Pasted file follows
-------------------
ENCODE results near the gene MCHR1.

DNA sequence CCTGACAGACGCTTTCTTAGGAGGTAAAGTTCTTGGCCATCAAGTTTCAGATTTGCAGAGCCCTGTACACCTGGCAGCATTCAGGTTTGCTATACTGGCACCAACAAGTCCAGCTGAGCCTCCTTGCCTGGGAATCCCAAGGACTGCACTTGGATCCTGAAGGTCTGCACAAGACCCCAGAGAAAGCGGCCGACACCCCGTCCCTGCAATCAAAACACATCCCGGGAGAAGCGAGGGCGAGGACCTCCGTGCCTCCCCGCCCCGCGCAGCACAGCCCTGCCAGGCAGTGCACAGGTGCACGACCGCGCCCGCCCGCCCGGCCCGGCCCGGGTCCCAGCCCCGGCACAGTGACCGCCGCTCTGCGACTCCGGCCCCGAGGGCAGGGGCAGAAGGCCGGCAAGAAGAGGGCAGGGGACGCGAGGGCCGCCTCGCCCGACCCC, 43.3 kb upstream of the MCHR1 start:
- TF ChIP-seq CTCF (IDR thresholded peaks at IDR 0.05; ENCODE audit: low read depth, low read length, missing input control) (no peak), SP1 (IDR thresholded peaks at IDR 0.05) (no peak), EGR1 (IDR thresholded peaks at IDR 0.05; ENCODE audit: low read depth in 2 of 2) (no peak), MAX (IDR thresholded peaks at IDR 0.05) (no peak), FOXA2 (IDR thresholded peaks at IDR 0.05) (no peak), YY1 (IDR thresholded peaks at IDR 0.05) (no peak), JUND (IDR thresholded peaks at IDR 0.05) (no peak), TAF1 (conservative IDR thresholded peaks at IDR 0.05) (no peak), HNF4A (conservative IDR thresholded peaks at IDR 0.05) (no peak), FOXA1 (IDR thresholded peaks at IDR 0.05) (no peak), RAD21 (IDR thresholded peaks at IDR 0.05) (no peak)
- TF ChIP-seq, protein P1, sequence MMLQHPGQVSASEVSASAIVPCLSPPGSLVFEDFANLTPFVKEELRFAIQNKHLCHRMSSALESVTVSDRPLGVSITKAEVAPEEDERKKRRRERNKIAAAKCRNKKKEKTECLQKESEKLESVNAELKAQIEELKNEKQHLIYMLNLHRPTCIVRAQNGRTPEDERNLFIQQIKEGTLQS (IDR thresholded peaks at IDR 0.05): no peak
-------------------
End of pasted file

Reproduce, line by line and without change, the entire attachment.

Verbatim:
ENCODE results near the gene MCHR1.

DNA sequence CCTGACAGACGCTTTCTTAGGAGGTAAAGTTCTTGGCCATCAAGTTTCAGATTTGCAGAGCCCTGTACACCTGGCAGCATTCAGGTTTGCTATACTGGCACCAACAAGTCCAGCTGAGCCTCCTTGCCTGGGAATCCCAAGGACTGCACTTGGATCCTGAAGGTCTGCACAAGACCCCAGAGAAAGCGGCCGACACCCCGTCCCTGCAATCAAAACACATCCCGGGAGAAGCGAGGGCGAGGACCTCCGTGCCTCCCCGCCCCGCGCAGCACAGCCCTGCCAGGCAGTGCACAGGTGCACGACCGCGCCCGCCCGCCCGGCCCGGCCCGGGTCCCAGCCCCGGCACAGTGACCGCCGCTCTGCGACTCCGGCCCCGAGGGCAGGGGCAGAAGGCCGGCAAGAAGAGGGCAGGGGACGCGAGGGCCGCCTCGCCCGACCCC, 43.3 kb upstream of the MCHR1 start:
- TF ChIP-seq CTCF (IDR thresholded peaks at IDR 0.05; ENCODE audit: low read depth, low read length, missing input control) (no peak), SP1 (IDR thresholded peaks at IDR 0.05) (no peak), EGR1 (IDR thresholded peaks at IDR 0.05; ENCODE audit: low read depth in 2 of 2) (no peak), MAX (IDR thresholded peaks at IDR 0.05) (no peak), FOXA2 (IDR thresholded peaks at IDR 0.05) (no peak), YY1 (IDR thresholded peaks at IDR 0.05) (no peak), JUND (IDR thresholded peaks at IDR 0.05) (no peak), TAF1 (conservative IDR thresholded peaks at IDR 0.05) (no peak), HNF4A (conservative IDR thresholded peaks at IDR 0.05) (no peak), FOXA1 (IDR thresholded peaks at IDR 0.05) (no peak), RAD21 (IDR thresholded peaks at IDR 0.05) (no peak)
- TF ChIP-seq, protein P1, sequence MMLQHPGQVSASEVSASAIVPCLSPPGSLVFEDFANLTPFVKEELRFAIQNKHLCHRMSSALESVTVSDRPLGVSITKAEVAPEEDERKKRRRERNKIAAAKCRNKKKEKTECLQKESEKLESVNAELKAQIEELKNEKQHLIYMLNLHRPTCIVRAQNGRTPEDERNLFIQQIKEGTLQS (IDR thresholded peaks at IDR 0.05): no peak